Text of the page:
Fig. 3 The chemical laboratory of Carl Remigius Fresenius included a wine lab. Interior view of the “lower wine station”, around 1900. Photo source: Archive of the Fresenius University of Applied Sciences

Food, wine and environmental analysis

Fresenius helped to prepare the German Food Law of May 14, 1879, probably the first food law ever enacted, as a member of two commissions of the Imperial Health Office as well as agreements of the chemical societies on food and wine analysis. With his chemical laboratory for agriculture and wine [see Fig. 3], founded in 1868, he and his colleagues, above all Carl Neubauer and Eugen Borgmann, contributed to the research of food and its production as well as to the application of legal regulations through analytical checks.

Realizing that bacteriology, which had only just come into being, was of great importance to hygiene, food and medicine, Fresenius concluded that it was necessary to systematically test food, the natural environment and human excreta – and to this end immediately opened his own department in 1884.

An early example of trace analysis: Iodide determination

The name Fresenius remains most closely associated with water analysis [6], having investigated more than 100 mineral springs.

Tab. 1 Comparative study of Selters spring water 1863, 1931 and 2009 – the analyses of 1863 and 1931 agree well, while the 2009 values suggest a changed fill. Source: [6]

His early trace analysis of Selters spring water [7] calls on us today to take our hats off to the accomplishments of the analyst Carl Remigius Fresenius: from the dry residue of 65.296 kg of water, he enriched the iodide by extracting it twice using alcohol, each time followed by boiling the alcohol down, followed by “mild annealing”, dissolution in water and concentration, acidification and addition of carbon disulfide. After an oxidation step to iodine, the extraction of the remaining iodine and titration with a sulfite solution, Fresenius determined an iodide content of 28 ppb (see Tab. 1).

Posthumous tribute to the achievements of the chemical laboratory

A commemorative publication in the reports of the German Chemical Society of 1919 summarizes the achievements of the pioneer of analytical chemistry, materials science and quality assurance methods, who was also a problem-solving provider of scientific services and an expert consultant, as follows: From the very beginning, the laboratory was not only used for teaching, but also and to a no lesser extent for scientific and applied work. It was the place where Fresenius and his collaborators worked out all the refined methods that have now become common property of our science; where the analytical methods published by others were critically examined through experimental verification and where all the know-how of analytical methodology in chemistry were finally put to practical use.” [8]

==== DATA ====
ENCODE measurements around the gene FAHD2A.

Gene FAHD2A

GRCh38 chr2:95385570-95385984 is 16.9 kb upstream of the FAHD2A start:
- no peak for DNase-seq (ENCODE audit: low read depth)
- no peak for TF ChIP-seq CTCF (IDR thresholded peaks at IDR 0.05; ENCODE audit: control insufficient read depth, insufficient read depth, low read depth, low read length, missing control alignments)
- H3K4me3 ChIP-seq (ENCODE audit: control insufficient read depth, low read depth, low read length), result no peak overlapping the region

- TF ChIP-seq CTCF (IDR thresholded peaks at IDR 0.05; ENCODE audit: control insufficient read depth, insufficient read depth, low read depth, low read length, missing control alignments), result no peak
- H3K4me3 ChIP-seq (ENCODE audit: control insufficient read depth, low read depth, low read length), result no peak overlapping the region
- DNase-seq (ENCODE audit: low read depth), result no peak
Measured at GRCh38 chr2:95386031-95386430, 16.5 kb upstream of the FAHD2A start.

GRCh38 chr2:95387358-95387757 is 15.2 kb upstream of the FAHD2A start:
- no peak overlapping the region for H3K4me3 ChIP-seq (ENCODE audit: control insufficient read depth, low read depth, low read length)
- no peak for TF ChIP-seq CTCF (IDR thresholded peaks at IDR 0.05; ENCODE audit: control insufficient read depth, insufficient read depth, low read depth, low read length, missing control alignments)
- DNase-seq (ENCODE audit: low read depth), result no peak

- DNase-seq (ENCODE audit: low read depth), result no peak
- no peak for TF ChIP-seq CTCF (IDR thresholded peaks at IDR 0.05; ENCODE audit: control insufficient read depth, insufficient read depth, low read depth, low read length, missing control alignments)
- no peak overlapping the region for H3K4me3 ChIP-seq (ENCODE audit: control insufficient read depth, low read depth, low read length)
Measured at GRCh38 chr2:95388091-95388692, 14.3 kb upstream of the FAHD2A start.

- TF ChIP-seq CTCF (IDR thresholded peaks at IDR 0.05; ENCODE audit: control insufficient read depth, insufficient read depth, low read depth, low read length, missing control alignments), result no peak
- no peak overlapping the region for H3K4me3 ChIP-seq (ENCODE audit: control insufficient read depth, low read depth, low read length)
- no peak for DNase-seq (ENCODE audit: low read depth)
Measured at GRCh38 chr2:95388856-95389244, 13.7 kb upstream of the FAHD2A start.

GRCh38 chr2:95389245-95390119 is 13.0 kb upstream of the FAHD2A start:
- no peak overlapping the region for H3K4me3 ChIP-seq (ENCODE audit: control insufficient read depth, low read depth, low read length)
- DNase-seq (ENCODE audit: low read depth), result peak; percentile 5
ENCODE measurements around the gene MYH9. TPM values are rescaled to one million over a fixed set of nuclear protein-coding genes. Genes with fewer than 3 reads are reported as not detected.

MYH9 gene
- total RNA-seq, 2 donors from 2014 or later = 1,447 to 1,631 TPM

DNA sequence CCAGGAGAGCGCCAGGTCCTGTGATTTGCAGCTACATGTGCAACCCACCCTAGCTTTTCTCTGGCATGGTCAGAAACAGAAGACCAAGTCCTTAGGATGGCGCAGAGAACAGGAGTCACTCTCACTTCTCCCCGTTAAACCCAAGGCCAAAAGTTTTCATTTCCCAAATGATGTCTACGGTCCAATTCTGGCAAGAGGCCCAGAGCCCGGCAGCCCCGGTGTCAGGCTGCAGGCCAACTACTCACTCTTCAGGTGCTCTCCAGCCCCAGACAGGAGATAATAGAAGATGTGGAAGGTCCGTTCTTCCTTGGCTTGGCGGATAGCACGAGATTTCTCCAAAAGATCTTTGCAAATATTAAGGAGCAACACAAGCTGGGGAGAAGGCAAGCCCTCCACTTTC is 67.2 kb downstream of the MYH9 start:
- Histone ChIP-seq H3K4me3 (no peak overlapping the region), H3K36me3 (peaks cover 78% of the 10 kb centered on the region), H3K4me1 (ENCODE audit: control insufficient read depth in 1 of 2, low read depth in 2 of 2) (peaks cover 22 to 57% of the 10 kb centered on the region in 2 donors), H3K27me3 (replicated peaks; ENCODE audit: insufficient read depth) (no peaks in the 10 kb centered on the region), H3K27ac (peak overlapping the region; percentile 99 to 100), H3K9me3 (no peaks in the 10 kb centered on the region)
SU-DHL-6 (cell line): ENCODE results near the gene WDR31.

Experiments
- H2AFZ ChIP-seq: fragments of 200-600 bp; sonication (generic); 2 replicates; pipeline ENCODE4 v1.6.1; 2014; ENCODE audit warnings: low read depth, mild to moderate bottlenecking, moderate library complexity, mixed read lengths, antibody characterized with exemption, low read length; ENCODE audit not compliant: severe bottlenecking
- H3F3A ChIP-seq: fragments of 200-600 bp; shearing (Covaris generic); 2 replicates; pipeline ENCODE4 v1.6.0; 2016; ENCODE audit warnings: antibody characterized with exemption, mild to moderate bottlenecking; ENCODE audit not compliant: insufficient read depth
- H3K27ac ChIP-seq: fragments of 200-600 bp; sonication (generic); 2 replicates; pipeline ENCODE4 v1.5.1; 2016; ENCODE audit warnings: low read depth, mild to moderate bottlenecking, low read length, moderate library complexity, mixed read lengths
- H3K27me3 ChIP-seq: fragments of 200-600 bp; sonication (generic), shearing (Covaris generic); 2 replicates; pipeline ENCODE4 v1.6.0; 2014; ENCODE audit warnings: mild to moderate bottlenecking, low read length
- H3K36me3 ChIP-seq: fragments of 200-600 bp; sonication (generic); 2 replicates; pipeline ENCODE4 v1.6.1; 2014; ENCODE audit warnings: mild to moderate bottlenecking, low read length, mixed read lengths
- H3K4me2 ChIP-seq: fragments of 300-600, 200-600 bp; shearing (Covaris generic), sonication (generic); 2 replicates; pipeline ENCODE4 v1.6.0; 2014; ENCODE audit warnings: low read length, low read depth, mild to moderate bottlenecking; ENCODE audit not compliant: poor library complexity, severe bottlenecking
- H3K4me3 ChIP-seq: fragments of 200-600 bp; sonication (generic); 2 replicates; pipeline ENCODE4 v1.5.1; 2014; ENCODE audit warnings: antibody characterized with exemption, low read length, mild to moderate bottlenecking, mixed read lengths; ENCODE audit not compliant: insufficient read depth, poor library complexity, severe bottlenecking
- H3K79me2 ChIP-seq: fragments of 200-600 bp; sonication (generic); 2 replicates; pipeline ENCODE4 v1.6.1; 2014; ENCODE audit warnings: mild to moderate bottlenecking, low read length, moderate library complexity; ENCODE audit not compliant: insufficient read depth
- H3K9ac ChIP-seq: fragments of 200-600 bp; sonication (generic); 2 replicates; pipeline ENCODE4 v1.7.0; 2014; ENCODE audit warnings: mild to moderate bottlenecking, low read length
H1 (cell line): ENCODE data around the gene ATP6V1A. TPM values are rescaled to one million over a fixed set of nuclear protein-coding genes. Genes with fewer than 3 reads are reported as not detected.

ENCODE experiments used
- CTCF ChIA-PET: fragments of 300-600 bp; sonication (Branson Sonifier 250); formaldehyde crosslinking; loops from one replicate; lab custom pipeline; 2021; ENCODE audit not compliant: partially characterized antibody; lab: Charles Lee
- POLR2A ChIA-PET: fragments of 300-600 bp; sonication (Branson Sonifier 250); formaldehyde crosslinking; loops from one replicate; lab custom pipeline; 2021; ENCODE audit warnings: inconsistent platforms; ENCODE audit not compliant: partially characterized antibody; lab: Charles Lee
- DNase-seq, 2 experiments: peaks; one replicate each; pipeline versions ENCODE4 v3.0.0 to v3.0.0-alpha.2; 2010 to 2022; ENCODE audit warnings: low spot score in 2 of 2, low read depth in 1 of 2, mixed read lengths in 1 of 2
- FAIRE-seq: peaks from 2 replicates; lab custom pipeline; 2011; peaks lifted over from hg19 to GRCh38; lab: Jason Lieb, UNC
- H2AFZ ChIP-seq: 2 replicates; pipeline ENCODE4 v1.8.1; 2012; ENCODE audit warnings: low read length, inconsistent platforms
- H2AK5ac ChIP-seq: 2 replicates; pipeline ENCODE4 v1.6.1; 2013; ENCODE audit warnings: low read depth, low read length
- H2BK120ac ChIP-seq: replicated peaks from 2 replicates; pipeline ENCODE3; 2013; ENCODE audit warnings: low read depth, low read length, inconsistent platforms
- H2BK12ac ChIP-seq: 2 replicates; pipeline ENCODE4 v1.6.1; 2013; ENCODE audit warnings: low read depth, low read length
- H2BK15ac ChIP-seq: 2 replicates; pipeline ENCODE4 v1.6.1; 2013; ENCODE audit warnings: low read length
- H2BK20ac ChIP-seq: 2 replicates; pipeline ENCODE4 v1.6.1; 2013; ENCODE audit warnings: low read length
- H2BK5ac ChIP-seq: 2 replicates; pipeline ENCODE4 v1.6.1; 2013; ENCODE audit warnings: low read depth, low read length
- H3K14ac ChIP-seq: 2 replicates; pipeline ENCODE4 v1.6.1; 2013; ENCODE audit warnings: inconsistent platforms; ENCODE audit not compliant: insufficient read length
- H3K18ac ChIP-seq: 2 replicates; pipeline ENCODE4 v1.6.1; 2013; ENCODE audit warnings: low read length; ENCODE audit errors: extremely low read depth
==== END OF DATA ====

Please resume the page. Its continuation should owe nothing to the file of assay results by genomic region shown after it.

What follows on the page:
Two key texts from Fresenius still relevant today

On professional ethics

(also called the “Hippocratic oath for analytical chemists” by scientific historian William H. Brock [9])

Every analytical chemist occasionally has doubts about the accuracy of his results, and there are times when he even knows his results to be incorrect. Sometimes a few drops of the solution are spilled, or some weighing mistake occurs. In such cases it requires a strong conscience not to shy away from the effort of repeating the analysis wherever truth is called for and not to make a rough estimate or apply a correction where positive certainty is needed. Anyone without sufficient will-power to do this is unsuited for analytical chemistry, no matter how great his technical ability or knowledge are. A chemist without full confidence in his own work, who would not take an oath pledging the authenticity and accuracy of his work, should never publish such results as certainties, for if he were to do so then the result would be detrimental, not only to himself, but to the whole of science. [10]

Of practical skills

Knowledge and skills go hand in hand …. With the most thorough knowledge alone, one cannot determine how much household salt a solution contains if one is incapable of pouring a liquid from one vessel into another without it splashing or without a drop running down from the rim etc. Without practice, such skills cannot be learned. [10]

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Infobox

The legacy of the founder C.R.F. in 2019

Hochschule Fresenius / Daniel Welschenbach

At the Institute for Analytical Research (IFAR) of Fresenius University of Applied Sciences, students work together with lecturers, bachelor and master students as well as doctoral candidates to find answers to present-day analytical challenges.